Lisp Is Just Syntax

Lisp programming is often associated with functional programming, interpreters, and using lists for everything. This is a long way from the truth: Scheme programmers of use mutable variables, some Common Lisp implementations offer compilation, and all non-trivial lisp languages offer a variety of data types.

Saying ‘lisp language’ is analagous to saying ‘curly-brace language’ or ‘significant whitespace language’ – lisp is just a language family with common syntax. Lisp means that all function definitions, function calls, variable definitions etc are written as nested lists.

With this separation of syntax and semantics in mind, I realised that CoffeeScript is a very thin veneer on top of JavaScript. CoffeeScript’s semantics (the value of this, arrays behaving like objects, etc) are very similar to JavaScript’s. It’s no surprise then that the output of the CoffeeScript compiler is often readable JavaScript.

To illustrate this distinction, I decided to build a Lisp compiler that targeted Python (sometimes called a ‘transpiler’), a language whose semantics I was very familiar with. To make things interesting, I decided the compiler should be self-hosting, so my ‘Lython’ compiler should be able to compile itself.

I built a bootstrap compiler in Python, then wrote a Lython version of the same code. This is an entertaining recursive development process, because adding a feature to Lython would make the compiler more complex, thus requiring more features to be added. It’s challenging to design a language dialect at the same time as coding in it.

Here’s a sample from the Lython bootstrap compiler (link to source):

def compile_function_call(s_exp, indent):
    function_value = compile_sexp(s_exp[0], 0)

    arguments = []
    for raw_argument in s_exp[1:]:
        arguments.append(compile_sexp(raw_argument, 0))

    python_string = "%s(%s)" % (function_value, ", ".join(arguments))
    return emit_python(python_string, indent)

The Lython code is a straightforward translation (link to source):

(def compile_function_call (s_exp indent)
     (= function_value (compile_sexp (array_access s_exp 0) 0))

     (= arguments (list))
     (for raw_argument (slice s_exp 1)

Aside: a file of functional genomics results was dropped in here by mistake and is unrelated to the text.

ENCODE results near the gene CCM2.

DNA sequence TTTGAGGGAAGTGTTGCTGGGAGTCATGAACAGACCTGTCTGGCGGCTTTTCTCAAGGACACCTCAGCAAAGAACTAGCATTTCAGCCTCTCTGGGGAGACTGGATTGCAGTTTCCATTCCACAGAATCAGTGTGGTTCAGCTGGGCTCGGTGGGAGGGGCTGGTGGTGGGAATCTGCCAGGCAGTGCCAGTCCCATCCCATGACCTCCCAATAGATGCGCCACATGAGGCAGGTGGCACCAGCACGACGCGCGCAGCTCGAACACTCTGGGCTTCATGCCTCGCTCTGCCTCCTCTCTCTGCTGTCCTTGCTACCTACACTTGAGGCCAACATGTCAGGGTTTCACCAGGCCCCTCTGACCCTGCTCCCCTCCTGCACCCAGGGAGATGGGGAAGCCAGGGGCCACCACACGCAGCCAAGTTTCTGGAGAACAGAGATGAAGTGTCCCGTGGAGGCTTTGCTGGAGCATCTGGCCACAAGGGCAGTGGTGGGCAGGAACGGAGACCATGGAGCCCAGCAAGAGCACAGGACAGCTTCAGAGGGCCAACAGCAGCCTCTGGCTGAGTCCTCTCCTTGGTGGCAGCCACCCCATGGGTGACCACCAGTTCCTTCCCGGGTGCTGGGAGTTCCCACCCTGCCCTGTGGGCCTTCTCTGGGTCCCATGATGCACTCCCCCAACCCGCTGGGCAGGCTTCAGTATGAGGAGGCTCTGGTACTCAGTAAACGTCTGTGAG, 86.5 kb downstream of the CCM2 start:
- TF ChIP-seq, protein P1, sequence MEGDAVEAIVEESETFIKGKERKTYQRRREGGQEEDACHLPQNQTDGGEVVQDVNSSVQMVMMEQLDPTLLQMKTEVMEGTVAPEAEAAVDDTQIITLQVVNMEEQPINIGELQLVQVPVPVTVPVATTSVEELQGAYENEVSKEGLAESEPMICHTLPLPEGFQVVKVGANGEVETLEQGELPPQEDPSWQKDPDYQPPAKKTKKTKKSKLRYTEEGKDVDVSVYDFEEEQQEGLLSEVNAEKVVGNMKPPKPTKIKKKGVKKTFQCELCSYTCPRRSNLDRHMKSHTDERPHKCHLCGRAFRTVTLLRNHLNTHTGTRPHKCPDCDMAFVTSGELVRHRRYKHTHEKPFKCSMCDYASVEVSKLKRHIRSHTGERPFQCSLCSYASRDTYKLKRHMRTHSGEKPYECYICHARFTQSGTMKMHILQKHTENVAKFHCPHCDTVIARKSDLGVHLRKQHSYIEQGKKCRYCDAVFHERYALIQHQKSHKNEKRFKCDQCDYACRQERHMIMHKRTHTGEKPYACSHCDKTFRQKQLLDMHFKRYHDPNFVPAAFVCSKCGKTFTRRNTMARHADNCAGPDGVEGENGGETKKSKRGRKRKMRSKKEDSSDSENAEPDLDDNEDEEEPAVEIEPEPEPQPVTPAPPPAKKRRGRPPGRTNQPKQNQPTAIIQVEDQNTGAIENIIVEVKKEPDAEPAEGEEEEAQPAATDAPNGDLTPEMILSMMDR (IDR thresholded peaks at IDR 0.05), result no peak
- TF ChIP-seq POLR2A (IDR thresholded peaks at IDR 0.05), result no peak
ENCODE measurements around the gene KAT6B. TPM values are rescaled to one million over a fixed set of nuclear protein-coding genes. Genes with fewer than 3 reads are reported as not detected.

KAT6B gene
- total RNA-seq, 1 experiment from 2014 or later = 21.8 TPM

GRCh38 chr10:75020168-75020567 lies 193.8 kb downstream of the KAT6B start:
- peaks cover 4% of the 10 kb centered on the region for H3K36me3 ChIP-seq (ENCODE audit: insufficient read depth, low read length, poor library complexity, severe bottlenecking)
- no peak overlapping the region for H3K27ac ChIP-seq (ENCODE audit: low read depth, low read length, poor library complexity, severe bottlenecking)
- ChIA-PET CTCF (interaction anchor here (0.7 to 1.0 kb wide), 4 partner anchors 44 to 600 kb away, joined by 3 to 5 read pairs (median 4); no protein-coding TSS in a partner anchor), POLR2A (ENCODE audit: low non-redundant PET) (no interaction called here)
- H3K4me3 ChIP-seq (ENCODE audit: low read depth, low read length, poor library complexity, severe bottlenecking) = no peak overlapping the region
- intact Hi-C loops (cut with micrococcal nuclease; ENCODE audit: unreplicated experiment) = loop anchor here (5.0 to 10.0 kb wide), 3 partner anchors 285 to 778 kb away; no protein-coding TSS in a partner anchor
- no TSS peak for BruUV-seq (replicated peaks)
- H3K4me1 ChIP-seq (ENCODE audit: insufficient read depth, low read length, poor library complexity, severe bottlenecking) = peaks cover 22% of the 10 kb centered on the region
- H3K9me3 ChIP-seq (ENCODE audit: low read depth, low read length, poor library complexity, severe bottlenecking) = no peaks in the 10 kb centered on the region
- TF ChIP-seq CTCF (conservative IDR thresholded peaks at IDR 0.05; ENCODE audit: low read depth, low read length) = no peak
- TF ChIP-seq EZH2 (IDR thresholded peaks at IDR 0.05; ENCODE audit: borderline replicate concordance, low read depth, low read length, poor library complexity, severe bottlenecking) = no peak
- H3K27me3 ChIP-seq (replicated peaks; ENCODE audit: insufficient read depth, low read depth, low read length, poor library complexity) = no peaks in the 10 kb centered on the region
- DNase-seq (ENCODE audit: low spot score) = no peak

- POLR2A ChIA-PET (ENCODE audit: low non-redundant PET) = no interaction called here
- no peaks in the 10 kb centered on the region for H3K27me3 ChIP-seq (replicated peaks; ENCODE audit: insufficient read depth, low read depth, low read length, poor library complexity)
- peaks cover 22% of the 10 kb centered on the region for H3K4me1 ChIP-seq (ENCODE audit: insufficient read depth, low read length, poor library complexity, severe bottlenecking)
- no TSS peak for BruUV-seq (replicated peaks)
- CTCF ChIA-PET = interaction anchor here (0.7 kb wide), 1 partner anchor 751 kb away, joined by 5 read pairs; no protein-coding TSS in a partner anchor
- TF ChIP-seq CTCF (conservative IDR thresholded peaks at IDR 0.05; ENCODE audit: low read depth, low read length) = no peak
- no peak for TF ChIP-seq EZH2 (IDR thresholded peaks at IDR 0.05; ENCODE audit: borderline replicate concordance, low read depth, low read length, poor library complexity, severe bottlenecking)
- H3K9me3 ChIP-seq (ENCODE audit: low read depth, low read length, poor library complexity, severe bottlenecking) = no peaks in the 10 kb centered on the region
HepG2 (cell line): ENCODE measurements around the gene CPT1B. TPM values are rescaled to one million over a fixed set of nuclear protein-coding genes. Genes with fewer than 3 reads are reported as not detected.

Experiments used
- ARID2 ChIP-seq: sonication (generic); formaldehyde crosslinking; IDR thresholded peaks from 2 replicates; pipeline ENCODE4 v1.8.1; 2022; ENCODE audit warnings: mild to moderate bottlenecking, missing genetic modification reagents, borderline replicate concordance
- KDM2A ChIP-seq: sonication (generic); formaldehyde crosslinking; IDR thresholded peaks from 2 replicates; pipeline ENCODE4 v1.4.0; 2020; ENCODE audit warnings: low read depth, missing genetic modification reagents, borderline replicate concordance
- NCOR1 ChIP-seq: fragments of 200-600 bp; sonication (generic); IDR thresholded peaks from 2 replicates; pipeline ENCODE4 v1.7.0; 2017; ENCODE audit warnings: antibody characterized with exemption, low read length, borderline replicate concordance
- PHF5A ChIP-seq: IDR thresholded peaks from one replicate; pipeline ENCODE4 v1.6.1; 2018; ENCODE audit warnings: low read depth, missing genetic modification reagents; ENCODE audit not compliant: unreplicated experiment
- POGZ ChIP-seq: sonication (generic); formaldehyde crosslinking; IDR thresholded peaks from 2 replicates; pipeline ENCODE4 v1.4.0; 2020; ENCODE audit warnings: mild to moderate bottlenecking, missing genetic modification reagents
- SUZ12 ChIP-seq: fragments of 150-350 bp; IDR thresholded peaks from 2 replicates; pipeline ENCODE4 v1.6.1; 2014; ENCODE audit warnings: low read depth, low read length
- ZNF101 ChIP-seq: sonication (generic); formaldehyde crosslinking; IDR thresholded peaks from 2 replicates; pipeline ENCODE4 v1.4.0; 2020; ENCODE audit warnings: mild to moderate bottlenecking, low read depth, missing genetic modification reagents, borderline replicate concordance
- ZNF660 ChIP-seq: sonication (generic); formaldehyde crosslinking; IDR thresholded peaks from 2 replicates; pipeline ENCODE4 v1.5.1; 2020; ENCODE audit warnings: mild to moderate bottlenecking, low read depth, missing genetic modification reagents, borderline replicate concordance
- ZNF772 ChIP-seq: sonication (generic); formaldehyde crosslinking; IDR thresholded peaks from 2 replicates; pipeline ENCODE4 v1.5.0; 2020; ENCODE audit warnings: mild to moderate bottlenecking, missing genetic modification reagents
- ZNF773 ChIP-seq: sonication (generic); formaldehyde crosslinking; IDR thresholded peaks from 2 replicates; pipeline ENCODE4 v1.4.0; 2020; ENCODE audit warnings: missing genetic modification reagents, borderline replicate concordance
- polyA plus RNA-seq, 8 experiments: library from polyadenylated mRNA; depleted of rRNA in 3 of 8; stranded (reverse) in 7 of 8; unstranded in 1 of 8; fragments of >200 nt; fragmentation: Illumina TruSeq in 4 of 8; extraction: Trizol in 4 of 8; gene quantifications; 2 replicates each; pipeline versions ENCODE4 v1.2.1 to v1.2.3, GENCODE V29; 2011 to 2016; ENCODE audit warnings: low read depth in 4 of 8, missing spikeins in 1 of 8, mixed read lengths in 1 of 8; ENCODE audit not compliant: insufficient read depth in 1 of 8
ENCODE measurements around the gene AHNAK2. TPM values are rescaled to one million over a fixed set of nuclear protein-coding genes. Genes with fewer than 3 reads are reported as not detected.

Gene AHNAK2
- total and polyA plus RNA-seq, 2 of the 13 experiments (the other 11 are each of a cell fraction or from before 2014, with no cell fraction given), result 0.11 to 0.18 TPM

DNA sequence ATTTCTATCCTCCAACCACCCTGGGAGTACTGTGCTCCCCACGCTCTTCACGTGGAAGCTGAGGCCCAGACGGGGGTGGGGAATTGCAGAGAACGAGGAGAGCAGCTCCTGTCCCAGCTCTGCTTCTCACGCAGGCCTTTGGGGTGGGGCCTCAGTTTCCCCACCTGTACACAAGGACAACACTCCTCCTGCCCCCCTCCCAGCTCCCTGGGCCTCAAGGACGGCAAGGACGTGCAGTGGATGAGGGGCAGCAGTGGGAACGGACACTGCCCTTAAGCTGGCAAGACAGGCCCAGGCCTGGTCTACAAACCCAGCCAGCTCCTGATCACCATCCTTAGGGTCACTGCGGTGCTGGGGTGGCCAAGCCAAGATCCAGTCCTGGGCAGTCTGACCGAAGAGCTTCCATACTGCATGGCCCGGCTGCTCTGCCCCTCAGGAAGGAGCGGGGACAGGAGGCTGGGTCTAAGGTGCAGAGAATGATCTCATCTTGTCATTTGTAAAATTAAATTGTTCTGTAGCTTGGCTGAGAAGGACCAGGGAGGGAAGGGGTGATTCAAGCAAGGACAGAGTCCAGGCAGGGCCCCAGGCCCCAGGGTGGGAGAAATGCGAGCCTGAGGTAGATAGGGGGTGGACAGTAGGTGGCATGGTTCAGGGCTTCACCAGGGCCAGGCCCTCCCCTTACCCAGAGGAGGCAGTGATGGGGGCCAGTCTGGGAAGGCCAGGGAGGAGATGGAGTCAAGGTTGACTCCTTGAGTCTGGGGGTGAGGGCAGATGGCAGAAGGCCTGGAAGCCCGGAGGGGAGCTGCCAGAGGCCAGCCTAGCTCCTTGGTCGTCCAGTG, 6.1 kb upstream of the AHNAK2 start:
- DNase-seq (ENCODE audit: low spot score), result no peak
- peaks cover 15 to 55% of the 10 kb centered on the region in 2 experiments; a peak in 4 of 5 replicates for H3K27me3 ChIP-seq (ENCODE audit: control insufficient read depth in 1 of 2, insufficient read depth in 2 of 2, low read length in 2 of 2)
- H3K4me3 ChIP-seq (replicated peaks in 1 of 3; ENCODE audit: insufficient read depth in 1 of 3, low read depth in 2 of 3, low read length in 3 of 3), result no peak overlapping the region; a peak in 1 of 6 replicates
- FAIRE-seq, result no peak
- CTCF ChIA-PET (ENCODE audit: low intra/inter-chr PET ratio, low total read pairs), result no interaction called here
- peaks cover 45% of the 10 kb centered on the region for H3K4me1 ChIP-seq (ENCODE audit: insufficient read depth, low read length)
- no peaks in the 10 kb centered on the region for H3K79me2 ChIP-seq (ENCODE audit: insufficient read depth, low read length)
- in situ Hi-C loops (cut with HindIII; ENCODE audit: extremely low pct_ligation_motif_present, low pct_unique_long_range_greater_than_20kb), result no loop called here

(.append arguments (compile_sexp raw_argument 0)))

     (= python_string (% "%s(%s)" (make_tuple function_value (.join ", " arguments))))
     (return (emit_python python_string indent)))

This compiles to the following:

def compile_function_call(s_exp, indent):
    function_value = compile_sexp(s_exp[0], 0)
    arguments = list()
    for raw_argument in s_exp[1:]:
        (arguments).append(compile_sexp(raw_argument, 0))
    python_string = "%s(%s)" % (function_value, (", ").join(arguments),)
    return emit_python(python_string, indent)

Readability is slightly hurt in compilation: comments are removed, we don’t have the blank lines of the source, and there are a few redundant parentheses. Nonetheless, it’s functionally equivalent and even PEP 8 compliant!

Critiquing Lython

So, is Lython a programming language you’d want to use? Probably not. As a proof-of-concept it succeeds, but it lacks crucial features of a useful language: error checking, unit tests, documentation, and a reason for being.

As a Python dialect, it shows some parts of Python are not well suited for lisp syntax. Lisp syntax favours ‘everything is a value’, which is not true in Python. For example, Python’s two if statements (if foo: bar and bar if foo else baz) stand out like a sore thumb in Lython.

Python has a variety of infix operators (+, %) and postfix operators (array access, slicing) that also become less elegant with a uniform prefix syntax. For example, I would find (format "hello %s" name) more readable than Lython’s (% "hello %s" name).

Finally, the major advantage of using s-expression syntax is macros, and Lython doesn’t offer them. Adding them would be straightforward, but otherwise there is very little benefit in Lython’s syntax.


Although this project was only ever written for learning and entertainment, I have actually discovered serious projects with similar goals. There’s Hy, which is a Lisp to Python transpiler (although it’s not self-hosting) intended for more serious use. There’s also MacroPy, an implementation of Lisp macros in Python.

Lython was a fun hack. You can check out the project on GitHub, and I hope it makes you think again about language syntax.

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